China mounts rescue efforts as tornado toll hits 98

More than 1,300 police officers had been mobilised to help.

Yancheng, China: Emergency personnel in China mounted rescue efforts amid scenes of carnage Friday as the toll from hurricane-force winds and a tornado rose to at least 98 dead, with hundreds more injured.

Whole villages were levelled and huge trees felled when winds of up to 125 kilometres (77 miles) per hour struck around Yancheng city in the eastern province of Jiangsu, the official Xinhua news agency said.

So far 98 people have been confirmed dead and about 800 injured, the provincial government said on its official website.

President Xi Jinping ordered "all-out rescue efforts" after what Xinhua said was one of the worst disasters ever to hit Jiangsu, including the worst tornado to hit China in half a century.

In Funing County, one of the hardest-hit areas, residents shifted through the fallen bricks and pillars of their destroyed homes, many with their roofs torn off and walls crumbled.

Rubble spilt over into the river that meanders through the town.

Funing resident Sun Yazhou was driving a concrete mixer truck when a tornado passed him, tearing the glass out of his vehicle windows.

"The sky was completely dark. I was scared, but I had nowhere to run. I had to wait it out," he said.

Zhou Xiang, head of the provincial fire corps, said the search for survivors in the debris had been completed, according to Xinhua, and the clean-up was now underway.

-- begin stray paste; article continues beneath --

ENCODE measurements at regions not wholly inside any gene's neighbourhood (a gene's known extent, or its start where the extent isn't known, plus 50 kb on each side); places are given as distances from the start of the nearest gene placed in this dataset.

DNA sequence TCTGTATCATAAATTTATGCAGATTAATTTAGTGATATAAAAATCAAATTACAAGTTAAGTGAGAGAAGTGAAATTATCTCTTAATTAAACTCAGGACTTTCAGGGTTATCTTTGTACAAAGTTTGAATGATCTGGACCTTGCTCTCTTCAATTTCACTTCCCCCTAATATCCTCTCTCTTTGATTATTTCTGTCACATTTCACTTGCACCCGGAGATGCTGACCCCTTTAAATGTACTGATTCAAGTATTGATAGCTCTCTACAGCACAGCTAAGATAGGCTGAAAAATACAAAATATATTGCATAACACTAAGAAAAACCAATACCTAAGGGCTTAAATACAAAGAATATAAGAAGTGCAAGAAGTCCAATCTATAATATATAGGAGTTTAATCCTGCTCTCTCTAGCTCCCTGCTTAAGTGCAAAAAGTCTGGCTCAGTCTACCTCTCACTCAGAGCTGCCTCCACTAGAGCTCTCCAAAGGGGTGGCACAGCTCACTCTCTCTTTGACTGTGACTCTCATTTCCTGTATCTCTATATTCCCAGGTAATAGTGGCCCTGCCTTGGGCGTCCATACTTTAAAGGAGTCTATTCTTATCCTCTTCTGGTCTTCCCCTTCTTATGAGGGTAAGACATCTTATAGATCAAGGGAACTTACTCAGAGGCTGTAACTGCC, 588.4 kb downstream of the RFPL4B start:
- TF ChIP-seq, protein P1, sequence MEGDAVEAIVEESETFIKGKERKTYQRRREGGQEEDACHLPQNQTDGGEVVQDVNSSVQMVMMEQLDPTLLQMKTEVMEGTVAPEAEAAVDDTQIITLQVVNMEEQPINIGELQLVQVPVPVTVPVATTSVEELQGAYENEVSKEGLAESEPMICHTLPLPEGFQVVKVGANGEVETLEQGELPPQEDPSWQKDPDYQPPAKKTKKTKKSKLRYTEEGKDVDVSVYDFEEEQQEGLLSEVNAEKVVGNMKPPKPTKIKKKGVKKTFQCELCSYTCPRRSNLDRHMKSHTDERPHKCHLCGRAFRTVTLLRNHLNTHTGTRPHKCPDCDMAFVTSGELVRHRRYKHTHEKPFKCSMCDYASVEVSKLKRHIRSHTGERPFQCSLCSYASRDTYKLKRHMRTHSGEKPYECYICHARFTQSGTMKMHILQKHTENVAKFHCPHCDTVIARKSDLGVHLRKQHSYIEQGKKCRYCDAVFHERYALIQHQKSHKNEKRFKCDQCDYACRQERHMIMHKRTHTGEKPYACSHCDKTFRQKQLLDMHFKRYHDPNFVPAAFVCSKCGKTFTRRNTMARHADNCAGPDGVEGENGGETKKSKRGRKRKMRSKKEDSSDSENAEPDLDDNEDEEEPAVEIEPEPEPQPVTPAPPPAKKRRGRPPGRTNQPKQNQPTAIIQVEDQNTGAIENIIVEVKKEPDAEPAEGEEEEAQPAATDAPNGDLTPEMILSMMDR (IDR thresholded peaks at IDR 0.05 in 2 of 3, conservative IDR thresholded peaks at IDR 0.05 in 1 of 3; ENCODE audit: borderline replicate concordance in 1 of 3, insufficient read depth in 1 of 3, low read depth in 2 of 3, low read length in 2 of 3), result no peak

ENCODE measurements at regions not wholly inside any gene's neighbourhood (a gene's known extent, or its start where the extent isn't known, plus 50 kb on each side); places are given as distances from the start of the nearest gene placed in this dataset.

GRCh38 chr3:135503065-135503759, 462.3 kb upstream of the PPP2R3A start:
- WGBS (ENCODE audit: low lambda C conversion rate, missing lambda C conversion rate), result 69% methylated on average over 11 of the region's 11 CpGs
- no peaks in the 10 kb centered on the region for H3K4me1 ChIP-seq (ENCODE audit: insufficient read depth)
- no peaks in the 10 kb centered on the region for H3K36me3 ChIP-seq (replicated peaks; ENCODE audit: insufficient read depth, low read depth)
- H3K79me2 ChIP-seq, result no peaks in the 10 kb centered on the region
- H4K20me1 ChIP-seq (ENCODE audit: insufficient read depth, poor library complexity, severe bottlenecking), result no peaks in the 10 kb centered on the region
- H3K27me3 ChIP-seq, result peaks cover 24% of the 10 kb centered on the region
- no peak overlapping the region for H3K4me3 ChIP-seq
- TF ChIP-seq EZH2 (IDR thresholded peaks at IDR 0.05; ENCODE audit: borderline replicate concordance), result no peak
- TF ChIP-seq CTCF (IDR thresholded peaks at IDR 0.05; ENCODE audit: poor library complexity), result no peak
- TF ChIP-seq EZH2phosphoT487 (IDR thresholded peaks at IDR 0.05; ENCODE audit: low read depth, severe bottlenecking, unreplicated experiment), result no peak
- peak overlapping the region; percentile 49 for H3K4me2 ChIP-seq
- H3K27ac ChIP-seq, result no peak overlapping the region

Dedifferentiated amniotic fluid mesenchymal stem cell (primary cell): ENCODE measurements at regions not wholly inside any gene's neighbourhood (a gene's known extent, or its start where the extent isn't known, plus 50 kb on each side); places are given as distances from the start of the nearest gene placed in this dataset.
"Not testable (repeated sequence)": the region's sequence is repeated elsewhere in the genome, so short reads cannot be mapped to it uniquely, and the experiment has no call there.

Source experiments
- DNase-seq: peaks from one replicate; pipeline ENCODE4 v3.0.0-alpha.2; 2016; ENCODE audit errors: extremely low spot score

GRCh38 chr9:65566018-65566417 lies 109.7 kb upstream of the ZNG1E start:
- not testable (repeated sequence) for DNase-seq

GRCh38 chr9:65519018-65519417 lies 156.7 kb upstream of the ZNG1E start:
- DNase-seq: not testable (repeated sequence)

More than 1,300 police officers had been mobilised to help, the agency added.

'I have nothing now'

The wards of a hospital in Funing county were all full, with extra beds crowding the hallways.

A factory worker with head and arm injuries and on an intravenous drip told AFP he had been swept out of his workplace by the tornado, despite clinging to a door as he tried to hold it shut against the storm.

"It all happened so fast. I have never seen anything like this before in my life," he said.

"I thought for sure I was going to die," he added. "I can't believe I am still alive."

The Canadian Solar factory -- which employed around 1,000 workers -- and its dormitory were destroyed.

"I have nothing now. My money, my things, all gone. It was so scary," he said.

Workers and People's Liberation Army soldiers were removing fallen high voltage electricity poles around the factory, where buildings had been stripped of their roofs by the storm and their windows blown out.

Reports said more than 360 rescuers were deployed at the factory, where two employees of the firm, which is based in West Guelph, Ontario, were missing.

Sitting on a gurney in the hospital corridor, Chen Shaoxi nursed a head injury and broken leg that he sustained while saving his elderly neighbours from the storm.

"If it weren't for my dad, those two would have been dead," his son Wang Minming said.

In the town of Lixin, cars and houses were destroyed and trees uprooted. Bulldozers dug up rubble while rescue workers dug through debris for survivors.

Flooding is common during the summer monsoon season in the south of China, but rainfall has been particularly heavy this year.

Many parts of China have been lashed by torrential rains this week as summer rainstorms have been heavier than usual, causing damage across the country.

( Source : AFP )
Next Story